When I was a bright-eyed senior in high school, ready to take on college and still terrified of what I would find there, I knew that I would major in English.
Well, why wouldn’t I? It had always been my best subject, not to mention the subject I loved the most. My dream was to write books for the rest of my life, so it seemed like the obvious choice.
But to everyone else….well, not so much.
Upon meeting your fellow freshman (and sometimes their parents) you will always–and I mean ALWAYS–be asked the same three questions:
- What’s your name?
- Where are you from?
- What are you majoring in?
“I’m Katie. I’m from Kansas City, Missouri,” I would say. “And I’m majoring in English.”
I learned very quickly that majoring in English was not exactly a ‘normal’ major. I met many other English majors, of course, but to those who chose a more–well–practical path, my choice made no sense.
So, more often than not, I was interrogated about my future. I came to dread the typical follow-up conversation, which always included one of the following questions (if not both):
- What do you do with an English major, anyway?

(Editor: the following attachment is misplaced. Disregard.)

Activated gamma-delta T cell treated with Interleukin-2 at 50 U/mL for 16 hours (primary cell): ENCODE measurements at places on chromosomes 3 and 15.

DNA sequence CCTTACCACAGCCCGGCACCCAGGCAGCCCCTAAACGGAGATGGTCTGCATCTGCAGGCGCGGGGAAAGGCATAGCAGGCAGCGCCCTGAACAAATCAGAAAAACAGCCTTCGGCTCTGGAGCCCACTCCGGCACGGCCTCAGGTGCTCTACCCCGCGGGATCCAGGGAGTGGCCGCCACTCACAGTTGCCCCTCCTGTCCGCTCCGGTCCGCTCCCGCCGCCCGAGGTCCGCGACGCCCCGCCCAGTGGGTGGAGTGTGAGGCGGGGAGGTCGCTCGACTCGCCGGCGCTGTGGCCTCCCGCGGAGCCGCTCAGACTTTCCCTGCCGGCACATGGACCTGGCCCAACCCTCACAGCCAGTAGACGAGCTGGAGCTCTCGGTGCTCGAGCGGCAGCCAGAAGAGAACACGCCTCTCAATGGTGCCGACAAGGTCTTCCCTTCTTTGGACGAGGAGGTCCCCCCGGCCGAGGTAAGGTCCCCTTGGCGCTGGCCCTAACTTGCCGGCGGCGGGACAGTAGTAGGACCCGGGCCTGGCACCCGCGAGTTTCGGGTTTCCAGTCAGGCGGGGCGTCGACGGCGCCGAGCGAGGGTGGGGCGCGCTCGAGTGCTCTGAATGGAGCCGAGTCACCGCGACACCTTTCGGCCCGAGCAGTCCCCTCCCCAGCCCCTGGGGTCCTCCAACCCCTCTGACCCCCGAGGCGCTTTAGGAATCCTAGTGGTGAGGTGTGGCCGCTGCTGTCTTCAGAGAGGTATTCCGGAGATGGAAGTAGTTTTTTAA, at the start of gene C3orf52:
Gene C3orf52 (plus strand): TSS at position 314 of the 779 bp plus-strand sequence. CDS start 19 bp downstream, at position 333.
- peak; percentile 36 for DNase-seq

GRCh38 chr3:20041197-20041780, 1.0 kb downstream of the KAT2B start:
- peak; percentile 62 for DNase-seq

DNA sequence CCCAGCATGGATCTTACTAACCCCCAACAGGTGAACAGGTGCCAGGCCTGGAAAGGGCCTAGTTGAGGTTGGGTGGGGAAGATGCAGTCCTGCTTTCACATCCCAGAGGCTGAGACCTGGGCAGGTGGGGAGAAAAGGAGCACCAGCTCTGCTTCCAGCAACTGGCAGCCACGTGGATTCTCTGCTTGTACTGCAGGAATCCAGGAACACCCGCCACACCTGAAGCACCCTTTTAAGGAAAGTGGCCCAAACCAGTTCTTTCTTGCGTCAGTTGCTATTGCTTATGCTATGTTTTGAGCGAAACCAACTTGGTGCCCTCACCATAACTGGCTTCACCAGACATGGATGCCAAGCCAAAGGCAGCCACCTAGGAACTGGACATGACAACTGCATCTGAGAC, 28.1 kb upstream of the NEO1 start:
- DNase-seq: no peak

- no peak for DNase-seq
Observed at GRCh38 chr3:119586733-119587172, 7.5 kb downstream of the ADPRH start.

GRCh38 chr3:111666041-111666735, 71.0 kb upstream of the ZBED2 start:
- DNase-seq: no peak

- Oh, so you want to teach?
I mean, they made an entire song about this in Avenue Q. Literally everyone asks this.
And yes, it is as exhausting as it sounds. If you are like me, and hate having personal conversations with strangers, you learn to provide a reasonable, well-rehearsed answer so everyone can move on with their lives and enjoy their dining hall meal in peace.
I told most people that I ‘wasn’t sure,’ but I was ‘interested in publishing and editing.’
I mean, that’s true. I am interested in those things, but it’s not the only reason I became an English major. If I had been completely honest, I would have said something like, “I love reading and writing and all I want to do is write books and learn more about literature and and OH MY GOD I love WORDS.”
But then I would have no friends, because I would have scared everyone.
It is also quite difficult to be honest about your dreams when you are constantly told that English majors are doomed to be unemployed.